The owner and three managers of an Alaska assisted living home have been indicted after the home allegedly billed the state for more than $1 million in home- and community-based services that were not rendered as required under residents’ plans of care.
Margaret Williams, owner of Flamingo Eye LLC Assisted Living Home in Anchorage, and managers Donald Kallon and Princess Turay each were indicted March 8 on three felony counts of medical assistance fraud, one count of scheme to defraud and one count of evidence tampering. Manager Wilson Esapa was indicted on a single count of evidence tampering. Additionally, all four were alleged to have committed several misdemeanor offenses for knowingly falsifying medical records.
Williams did not return a message left for her by McKnight’s Senior Living seeking comment.
Since 2012, according to the Alaska Department of Law, Williams and the others billed the state’s Medicaid program more than $8 million for home- and community-based services under a waiver. More than $1.1 million of the services were billed at the higher rate for one-on-one services when, in reality, the services were provided in a group setting or were not provided at all, the law department said.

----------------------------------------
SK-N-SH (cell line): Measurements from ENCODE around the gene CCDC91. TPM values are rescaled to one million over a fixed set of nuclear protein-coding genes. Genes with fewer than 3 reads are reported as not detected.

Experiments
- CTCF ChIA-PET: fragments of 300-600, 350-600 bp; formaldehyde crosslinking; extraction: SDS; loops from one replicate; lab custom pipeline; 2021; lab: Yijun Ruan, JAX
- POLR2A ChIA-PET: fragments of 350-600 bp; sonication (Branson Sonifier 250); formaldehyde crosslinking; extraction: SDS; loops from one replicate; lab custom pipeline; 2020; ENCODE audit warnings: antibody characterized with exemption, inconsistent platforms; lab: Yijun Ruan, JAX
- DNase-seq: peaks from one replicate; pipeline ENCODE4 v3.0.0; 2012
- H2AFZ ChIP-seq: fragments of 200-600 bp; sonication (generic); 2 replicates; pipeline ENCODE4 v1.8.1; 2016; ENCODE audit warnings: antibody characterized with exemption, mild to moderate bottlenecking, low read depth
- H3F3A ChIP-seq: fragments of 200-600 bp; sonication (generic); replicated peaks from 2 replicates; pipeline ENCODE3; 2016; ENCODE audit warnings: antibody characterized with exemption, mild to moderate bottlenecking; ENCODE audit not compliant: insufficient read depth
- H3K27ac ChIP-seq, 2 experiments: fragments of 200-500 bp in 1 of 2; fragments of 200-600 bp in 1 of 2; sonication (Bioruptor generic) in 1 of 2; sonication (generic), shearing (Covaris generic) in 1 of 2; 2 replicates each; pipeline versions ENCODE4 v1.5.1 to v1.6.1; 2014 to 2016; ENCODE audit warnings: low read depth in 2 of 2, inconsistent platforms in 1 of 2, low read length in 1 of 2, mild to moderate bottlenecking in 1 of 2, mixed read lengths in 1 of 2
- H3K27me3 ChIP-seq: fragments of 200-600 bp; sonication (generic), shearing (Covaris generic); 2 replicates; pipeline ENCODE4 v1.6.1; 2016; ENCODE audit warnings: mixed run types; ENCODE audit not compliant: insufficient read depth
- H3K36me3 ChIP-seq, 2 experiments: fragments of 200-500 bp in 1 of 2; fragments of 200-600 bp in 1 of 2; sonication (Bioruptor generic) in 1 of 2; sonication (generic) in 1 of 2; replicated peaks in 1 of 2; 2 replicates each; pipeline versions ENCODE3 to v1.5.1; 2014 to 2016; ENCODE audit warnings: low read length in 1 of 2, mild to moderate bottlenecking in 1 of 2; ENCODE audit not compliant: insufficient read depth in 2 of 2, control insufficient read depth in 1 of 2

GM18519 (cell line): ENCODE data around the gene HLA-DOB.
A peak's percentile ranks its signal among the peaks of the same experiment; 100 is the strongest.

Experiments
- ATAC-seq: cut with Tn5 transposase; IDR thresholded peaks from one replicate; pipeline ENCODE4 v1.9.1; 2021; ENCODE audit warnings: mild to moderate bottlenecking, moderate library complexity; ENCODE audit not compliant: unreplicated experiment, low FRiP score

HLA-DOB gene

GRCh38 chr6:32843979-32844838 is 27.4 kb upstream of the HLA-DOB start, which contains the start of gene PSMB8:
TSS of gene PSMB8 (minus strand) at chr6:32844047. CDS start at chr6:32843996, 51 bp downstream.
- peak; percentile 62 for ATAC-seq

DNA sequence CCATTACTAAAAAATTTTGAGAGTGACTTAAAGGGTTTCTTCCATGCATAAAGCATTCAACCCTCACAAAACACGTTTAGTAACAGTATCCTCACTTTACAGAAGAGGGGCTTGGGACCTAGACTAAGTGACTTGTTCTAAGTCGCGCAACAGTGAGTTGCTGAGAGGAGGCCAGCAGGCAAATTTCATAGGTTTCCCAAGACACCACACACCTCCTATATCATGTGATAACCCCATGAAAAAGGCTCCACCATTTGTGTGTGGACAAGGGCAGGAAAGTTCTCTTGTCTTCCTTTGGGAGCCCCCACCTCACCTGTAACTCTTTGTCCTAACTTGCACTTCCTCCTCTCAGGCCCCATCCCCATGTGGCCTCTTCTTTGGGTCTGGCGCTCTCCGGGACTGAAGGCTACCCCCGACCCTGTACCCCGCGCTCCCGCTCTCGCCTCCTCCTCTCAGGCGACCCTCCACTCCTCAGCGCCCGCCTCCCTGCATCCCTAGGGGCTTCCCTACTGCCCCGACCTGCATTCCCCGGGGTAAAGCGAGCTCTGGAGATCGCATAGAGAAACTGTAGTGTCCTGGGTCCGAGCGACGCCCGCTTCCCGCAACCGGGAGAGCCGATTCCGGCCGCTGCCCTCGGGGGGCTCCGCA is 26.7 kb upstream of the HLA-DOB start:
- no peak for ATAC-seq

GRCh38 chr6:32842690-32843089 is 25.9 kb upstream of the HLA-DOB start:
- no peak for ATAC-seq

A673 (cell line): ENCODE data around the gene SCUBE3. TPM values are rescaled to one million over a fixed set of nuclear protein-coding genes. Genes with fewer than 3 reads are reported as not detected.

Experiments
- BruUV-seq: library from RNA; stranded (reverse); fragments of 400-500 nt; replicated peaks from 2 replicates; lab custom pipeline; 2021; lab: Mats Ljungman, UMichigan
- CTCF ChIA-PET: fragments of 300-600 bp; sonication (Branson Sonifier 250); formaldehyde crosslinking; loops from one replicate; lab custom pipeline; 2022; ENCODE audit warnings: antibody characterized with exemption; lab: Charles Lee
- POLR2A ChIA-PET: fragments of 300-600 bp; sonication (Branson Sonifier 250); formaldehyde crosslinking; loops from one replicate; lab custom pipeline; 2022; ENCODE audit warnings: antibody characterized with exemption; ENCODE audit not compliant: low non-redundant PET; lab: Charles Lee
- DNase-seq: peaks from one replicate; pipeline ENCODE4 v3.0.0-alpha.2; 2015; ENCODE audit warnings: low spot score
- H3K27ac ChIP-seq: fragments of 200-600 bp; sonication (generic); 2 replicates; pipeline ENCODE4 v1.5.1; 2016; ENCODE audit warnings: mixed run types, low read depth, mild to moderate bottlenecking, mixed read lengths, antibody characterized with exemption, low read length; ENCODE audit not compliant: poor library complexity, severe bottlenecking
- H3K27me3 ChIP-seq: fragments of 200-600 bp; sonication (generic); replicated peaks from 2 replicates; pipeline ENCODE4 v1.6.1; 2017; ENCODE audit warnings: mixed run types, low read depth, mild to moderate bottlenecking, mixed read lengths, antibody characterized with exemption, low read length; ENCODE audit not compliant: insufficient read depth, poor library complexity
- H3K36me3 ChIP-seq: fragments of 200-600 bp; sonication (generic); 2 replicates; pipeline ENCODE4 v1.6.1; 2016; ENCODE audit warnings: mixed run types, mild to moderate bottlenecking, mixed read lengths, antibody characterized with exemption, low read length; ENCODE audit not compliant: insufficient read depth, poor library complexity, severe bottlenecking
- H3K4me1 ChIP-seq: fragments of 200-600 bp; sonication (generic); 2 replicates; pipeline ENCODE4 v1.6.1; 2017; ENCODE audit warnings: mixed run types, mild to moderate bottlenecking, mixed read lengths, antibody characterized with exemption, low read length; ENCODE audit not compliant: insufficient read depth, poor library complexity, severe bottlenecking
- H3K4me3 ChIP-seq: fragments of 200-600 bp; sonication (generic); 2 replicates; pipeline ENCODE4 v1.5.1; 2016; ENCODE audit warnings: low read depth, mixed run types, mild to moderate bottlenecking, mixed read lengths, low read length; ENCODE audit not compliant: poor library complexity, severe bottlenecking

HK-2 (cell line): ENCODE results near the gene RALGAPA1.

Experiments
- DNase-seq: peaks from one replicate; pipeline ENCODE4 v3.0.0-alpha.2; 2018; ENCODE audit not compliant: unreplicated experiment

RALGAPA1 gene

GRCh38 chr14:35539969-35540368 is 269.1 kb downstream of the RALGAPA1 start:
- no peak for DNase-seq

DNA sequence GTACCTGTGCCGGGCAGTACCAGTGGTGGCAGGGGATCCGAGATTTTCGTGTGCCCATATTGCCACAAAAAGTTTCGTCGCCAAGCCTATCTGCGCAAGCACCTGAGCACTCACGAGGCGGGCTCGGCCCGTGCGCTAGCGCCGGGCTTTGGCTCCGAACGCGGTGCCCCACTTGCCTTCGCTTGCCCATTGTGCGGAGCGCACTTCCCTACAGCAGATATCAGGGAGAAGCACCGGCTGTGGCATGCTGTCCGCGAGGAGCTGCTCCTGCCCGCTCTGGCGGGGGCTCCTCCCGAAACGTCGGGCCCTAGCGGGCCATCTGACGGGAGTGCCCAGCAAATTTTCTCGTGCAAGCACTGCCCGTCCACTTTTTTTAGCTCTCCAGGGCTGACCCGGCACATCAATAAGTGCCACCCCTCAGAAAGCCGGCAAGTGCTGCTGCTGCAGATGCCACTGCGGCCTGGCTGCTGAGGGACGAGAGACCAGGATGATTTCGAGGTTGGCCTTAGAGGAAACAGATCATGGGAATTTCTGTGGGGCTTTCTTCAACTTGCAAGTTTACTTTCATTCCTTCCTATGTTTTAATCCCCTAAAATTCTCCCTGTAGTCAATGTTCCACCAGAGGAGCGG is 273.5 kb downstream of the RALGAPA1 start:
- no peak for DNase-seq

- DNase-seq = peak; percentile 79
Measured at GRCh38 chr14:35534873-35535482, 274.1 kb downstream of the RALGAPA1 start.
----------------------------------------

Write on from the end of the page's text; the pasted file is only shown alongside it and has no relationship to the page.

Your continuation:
The charges of medical assistance fraud and scheme to defraud carry a possible sentence of up to 10 years in prison, a fine of up to $100,000 and restitution to the state Medicaid program for Williams and the others, as well as a fine of up to $2.5 million for Flamingo Eye.
The evidence-tampering charge carries a possible sentence of up to 5 years in prison, a $50,000 fine and restitution to the state Medicaid program for the individuals as well as a fine of up to $2.5 million for Flamingo Eye.
The misdemeanor medical assistance fraud offenses carry a possible sentence of up to 30 days in jail, a fine of up to $25,000 and restitution to the Alaska Medicaid program for the four as well as a possible fine of up to $500,000 for Flamingo Eye.
Another assisted living home owned by Williams, Eye to Eye Assisted Living Home, made the news in late 2015 when a 25-year-old resident called the Anchorage Police Department to report that he had “strangled, kicked and punched” to death his caregiver. Gilbert Nashookpuk later pleaded guilty to first-degree murder in the death of Glenna Wyllie. The Alaska Department of Labor and Workforce Development subsequently cited and fined the facility $75,000 for not providing a safe workplace and for not notifying the department’s Alaska Occupational Safety and Health section of Wyllie’s death within eight hours.